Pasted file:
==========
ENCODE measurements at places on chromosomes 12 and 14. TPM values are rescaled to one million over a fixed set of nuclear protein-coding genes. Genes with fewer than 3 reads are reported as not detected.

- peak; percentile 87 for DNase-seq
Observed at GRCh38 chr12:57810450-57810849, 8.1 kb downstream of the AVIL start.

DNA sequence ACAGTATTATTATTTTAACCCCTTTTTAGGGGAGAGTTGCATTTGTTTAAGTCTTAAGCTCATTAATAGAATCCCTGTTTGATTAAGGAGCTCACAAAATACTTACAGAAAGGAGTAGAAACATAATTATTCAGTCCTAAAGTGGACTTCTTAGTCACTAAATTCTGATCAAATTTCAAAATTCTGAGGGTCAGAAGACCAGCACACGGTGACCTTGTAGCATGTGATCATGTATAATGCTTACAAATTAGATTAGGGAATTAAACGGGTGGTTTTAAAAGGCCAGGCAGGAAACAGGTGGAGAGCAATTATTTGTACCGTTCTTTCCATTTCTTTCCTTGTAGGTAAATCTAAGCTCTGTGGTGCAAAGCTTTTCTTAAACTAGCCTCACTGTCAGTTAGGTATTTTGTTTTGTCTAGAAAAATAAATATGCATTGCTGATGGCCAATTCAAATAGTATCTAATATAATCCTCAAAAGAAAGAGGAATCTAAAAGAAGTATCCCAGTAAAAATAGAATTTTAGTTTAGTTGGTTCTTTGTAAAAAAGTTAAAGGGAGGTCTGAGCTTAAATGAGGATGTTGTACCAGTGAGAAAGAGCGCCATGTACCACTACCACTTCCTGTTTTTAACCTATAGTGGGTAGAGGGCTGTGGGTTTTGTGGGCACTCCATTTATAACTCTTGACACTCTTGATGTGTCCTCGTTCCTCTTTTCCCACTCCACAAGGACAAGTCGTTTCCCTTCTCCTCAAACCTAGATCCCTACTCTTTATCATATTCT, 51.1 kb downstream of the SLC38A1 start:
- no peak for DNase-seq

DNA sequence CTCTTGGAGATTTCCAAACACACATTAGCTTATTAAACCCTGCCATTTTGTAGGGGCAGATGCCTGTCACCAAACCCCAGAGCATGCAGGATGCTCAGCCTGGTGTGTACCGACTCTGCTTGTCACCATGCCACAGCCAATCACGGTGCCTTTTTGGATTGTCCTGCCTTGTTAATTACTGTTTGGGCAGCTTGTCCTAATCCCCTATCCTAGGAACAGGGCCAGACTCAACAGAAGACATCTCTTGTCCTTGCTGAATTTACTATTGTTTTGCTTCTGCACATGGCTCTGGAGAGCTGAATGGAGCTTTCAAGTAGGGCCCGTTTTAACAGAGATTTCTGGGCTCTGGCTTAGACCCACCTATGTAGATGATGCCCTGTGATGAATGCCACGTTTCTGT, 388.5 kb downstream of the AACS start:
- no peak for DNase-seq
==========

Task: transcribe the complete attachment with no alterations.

ENCODE measurements at places on chromosomes 12 and 14. TPM values are rescaled to one million over a fixed set of nuclear protein-coding genes. Genes with fewer than 3 reads are reported as not detected.

- peak; percentile 87 for DNase-seq
Observed at GRCh38 chr12:57810450-57810849, 8.1 kb downstream of the AVIL start.

DNA sequence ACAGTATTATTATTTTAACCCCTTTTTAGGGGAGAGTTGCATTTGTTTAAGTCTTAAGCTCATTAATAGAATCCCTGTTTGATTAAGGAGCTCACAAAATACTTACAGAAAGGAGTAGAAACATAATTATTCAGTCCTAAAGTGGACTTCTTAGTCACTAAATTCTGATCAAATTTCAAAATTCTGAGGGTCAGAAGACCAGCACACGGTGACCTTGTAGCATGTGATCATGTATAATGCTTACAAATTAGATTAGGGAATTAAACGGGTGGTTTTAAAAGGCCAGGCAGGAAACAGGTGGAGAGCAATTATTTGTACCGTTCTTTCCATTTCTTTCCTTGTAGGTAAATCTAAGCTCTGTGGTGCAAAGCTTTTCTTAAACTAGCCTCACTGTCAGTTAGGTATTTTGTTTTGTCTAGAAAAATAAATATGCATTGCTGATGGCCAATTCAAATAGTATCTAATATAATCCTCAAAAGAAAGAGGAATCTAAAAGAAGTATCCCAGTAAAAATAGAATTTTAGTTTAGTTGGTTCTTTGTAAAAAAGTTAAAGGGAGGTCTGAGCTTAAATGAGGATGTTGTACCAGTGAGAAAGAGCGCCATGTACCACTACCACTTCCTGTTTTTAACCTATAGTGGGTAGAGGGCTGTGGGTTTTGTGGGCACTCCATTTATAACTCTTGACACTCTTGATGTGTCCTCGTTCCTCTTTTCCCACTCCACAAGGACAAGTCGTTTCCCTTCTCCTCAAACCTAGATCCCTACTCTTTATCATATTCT, 51.1 kb downstream of the SLC38A1 start:
- no peak for DNase-seq

DNA sequence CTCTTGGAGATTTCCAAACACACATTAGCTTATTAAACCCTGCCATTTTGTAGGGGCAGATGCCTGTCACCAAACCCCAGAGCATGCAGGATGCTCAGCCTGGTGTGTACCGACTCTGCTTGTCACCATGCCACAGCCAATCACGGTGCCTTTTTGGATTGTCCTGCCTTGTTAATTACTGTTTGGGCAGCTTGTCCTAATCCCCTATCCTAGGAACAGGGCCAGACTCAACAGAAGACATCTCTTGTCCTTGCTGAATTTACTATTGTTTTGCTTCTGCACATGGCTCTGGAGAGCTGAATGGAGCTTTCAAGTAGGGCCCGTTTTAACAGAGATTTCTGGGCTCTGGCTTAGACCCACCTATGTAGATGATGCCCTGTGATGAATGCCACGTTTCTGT, 388.5 kb downstream of the AACS start:
- no peak for DNase-seq